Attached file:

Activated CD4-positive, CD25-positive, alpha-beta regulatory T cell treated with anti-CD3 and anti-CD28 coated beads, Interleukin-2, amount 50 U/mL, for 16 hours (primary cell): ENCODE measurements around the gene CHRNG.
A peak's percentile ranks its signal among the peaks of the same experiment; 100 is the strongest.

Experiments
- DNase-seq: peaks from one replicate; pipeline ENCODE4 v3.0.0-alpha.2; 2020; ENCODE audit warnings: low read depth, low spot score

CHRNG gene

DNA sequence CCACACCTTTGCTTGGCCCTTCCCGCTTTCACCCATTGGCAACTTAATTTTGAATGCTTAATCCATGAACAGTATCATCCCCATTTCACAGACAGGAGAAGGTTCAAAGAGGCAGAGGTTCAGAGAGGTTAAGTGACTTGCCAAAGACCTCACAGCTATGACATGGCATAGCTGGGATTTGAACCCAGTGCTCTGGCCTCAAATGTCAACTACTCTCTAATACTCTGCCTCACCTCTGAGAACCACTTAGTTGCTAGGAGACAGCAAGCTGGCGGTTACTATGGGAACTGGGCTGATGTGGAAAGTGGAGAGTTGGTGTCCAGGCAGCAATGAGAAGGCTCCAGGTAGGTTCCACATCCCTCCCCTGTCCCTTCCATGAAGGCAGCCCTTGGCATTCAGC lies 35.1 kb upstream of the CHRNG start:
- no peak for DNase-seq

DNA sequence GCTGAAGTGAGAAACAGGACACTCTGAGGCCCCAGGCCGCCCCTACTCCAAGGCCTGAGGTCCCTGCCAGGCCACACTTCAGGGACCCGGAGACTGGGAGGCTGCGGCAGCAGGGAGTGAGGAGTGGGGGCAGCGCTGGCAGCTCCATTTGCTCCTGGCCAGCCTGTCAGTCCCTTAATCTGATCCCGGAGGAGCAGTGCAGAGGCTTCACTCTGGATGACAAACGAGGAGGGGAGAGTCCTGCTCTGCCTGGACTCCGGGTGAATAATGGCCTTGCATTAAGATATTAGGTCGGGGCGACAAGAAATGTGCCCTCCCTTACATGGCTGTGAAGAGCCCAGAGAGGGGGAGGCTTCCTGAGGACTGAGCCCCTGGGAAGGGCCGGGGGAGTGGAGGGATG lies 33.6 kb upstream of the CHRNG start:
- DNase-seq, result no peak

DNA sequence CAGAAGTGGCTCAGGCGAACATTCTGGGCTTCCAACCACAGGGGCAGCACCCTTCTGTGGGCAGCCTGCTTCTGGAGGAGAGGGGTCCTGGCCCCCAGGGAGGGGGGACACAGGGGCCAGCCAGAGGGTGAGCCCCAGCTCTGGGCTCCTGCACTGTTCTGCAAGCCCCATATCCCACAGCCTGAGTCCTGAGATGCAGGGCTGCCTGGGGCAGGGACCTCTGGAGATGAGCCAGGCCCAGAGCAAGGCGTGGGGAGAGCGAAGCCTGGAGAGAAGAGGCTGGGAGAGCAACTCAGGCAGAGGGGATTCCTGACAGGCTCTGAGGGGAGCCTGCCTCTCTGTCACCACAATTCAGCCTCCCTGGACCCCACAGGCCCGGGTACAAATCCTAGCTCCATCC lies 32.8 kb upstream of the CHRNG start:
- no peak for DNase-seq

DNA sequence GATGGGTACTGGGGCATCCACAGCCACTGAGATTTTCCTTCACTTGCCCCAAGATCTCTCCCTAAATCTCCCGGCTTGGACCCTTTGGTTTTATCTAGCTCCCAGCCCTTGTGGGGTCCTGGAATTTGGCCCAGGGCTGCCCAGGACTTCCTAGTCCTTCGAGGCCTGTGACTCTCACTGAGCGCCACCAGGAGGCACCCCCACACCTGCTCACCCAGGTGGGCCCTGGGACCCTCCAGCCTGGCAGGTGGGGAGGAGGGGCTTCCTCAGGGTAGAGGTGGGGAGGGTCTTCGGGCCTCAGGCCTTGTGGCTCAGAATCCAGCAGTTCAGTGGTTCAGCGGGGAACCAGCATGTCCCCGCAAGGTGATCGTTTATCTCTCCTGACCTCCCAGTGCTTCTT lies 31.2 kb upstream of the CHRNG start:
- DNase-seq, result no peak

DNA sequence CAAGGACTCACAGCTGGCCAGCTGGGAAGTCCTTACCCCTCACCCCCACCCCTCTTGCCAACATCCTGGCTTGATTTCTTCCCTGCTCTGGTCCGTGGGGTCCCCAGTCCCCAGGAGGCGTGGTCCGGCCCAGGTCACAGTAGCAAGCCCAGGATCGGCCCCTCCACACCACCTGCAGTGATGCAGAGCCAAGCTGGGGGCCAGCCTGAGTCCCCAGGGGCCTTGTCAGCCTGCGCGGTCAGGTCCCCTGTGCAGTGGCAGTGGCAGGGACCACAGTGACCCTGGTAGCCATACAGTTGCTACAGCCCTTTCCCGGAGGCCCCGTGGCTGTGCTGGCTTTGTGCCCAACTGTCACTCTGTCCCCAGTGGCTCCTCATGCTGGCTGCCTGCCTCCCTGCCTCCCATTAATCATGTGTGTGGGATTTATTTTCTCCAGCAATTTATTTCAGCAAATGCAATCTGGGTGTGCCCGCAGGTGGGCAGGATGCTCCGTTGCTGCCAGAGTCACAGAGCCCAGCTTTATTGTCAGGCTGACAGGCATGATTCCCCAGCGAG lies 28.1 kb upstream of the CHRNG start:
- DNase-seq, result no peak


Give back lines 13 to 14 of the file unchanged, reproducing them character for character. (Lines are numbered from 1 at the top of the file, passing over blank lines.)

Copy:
- DNase-seq, result no peak

DNA sequence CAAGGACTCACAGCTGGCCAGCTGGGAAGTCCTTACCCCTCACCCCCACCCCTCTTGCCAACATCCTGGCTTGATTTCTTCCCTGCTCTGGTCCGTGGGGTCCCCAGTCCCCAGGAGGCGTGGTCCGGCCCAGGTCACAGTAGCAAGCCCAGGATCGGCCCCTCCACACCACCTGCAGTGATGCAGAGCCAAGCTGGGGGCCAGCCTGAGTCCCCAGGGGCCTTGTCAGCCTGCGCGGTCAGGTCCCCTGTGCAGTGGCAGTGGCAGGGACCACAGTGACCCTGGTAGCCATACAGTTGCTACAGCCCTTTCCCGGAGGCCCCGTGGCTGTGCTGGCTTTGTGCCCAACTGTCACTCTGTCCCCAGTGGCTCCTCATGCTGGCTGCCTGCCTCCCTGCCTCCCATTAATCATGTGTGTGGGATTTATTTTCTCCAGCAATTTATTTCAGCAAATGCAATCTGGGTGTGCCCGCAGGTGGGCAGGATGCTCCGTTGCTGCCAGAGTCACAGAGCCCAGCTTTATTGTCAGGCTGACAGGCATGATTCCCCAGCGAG lies 28.1 kb upstream of the CHRNG start: